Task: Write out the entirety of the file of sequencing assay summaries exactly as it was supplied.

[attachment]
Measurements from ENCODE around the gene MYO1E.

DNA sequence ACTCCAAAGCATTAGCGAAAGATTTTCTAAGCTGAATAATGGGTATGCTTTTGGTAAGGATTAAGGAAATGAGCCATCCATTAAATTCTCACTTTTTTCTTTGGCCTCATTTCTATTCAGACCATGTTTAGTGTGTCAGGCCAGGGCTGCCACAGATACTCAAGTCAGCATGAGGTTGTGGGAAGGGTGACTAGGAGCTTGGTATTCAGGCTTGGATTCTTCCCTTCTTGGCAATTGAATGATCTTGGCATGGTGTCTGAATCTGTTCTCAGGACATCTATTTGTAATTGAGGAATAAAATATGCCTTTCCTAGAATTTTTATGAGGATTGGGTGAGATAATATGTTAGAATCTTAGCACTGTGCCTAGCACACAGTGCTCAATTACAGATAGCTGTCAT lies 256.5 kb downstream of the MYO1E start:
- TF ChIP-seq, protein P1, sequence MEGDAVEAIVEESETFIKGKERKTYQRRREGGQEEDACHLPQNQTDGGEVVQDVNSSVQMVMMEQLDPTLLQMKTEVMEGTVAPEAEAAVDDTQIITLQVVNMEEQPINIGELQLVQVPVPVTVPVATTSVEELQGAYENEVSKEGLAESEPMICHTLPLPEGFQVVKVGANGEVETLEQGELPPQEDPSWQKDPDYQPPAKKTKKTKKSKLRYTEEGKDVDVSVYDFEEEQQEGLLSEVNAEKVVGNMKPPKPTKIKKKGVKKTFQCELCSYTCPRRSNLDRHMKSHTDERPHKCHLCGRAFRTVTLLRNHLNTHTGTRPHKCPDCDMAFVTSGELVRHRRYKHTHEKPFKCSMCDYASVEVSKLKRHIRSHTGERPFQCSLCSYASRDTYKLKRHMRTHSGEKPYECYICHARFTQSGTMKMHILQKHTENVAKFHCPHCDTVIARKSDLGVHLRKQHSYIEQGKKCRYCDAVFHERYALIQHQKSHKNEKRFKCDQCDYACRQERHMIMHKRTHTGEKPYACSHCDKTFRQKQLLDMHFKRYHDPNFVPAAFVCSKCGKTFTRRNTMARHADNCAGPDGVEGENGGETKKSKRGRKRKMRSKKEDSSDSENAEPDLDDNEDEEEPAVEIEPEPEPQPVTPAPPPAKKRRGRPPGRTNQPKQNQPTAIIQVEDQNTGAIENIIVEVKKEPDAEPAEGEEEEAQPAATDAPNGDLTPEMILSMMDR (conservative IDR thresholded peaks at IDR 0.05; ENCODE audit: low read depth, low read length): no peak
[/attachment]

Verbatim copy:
Measurements from ENCODE around the gene MYO1E.

DNA sequence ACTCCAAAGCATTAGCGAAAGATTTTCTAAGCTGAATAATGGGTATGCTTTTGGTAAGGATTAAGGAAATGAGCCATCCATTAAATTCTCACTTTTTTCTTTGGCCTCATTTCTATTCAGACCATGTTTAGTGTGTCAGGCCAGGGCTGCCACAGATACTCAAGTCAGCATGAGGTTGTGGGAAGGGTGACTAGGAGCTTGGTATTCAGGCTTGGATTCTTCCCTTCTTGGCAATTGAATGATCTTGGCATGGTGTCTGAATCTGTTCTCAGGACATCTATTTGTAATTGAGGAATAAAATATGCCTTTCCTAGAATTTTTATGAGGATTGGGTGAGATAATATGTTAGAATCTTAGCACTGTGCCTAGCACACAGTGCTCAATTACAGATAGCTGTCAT lies 256.5 kb downstream of the MYO1E start:
- TF ChIP-seq, protein P1, sequence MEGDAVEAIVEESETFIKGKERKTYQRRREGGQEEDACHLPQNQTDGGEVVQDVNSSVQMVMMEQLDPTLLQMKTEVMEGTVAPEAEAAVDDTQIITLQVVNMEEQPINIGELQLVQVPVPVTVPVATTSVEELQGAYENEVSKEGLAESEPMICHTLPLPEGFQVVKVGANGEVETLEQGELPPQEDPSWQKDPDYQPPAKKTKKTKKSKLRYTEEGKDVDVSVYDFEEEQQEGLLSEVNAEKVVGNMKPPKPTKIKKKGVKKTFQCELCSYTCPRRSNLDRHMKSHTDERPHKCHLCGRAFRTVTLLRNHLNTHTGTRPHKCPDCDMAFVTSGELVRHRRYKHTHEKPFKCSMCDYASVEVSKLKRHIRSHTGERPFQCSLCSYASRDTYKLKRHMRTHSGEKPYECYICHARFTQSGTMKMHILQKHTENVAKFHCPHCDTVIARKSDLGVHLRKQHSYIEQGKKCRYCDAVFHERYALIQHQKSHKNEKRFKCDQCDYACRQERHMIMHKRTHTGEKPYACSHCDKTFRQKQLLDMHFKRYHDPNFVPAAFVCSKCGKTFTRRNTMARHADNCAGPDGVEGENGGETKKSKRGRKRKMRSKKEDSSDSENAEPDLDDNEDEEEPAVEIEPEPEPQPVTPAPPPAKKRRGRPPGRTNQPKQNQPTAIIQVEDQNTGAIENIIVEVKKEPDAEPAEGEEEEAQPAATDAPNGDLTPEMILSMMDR (conservative IDR thresholded peaks at IDR 0.05; ENCODE audit: low read depth, low read length): no peak